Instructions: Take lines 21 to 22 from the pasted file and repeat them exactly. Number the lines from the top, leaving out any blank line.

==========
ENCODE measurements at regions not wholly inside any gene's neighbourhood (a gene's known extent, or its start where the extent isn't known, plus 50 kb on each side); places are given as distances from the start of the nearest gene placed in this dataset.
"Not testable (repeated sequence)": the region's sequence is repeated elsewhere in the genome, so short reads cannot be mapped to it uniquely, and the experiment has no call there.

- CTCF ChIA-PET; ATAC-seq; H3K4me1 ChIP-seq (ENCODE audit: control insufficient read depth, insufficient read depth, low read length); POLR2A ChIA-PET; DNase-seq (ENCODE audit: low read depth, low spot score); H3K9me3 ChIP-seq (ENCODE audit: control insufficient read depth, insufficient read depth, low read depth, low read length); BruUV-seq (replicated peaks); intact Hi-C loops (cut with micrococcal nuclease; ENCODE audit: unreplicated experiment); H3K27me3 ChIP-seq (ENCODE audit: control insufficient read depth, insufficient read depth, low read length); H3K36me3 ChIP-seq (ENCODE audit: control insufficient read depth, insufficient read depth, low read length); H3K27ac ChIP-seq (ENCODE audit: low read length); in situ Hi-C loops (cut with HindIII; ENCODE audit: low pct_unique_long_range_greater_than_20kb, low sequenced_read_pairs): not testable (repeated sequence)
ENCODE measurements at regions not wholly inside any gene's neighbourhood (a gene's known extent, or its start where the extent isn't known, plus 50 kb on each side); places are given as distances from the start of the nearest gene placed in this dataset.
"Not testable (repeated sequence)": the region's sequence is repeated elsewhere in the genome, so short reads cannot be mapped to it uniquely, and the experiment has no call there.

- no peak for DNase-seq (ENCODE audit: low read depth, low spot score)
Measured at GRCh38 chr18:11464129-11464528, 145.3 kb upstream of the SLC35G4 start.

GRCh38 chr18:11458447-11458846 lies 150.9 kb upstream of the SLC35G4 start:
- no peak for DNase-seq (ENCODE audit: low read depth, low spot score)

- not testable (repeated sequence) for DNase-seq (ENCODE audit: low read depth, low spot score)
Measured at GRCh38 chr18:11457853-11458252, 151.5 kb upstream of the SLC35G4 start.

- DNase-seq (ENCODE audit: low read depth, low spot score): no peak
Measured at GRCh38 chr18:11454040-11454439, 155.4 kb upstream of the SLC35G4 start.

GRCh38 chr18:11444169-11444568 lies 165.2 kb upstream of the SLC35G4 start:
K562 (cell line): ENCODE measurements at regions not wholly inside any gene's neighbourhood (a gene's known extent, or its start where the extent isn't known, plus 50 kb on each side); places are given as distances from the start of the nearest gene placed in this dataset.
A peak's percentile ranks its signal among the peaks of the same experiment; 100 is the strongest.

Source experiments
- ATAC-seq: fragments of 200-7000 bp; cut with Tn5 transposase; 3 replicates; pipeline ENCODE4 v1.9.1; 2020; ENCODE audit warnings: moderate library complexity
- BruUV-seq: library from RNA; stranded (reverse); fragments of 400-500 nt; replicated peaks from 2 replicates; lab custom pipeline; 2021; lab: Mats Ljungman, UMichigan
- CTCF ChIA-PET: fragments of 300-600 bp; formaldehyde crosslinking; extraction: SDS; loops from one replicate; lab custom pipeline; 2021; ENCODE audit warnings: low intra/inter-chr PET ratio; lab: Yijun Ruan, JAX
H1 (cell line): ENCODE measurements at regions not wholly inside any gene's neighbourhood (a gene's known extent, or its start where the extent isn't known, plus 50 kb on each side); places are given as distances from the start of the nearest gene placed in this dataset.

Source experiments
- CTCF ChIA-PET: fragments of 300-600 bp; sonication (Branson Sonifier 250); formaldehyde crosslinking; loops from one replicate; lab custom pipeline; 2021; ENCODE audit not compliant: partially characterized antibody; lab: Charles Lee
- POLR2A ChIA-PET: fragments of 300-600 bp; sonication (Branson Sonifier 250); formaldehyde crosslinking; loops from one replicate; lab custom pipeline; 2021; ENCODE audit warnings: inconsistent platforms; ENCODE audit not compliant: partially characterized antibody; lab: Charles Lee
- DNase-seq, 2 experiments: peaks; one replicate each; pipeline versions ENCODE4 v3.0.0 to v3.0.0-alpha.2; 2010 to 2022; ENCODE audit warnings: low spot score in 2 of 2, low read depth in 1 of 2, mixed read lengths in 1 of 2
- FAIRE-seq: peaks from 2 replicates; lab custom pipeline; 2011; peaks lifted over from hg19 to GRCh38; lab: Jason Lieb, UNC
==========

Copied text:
H1 (cell line): ENCODE measurements at regions not wholly inside any gene's neighbourhood (a gene's known extent, or its start where the extent isn't known, plus 50 kb on each side); places are given as distances from the start of the nearest gene placed in this dataset.

Source experiments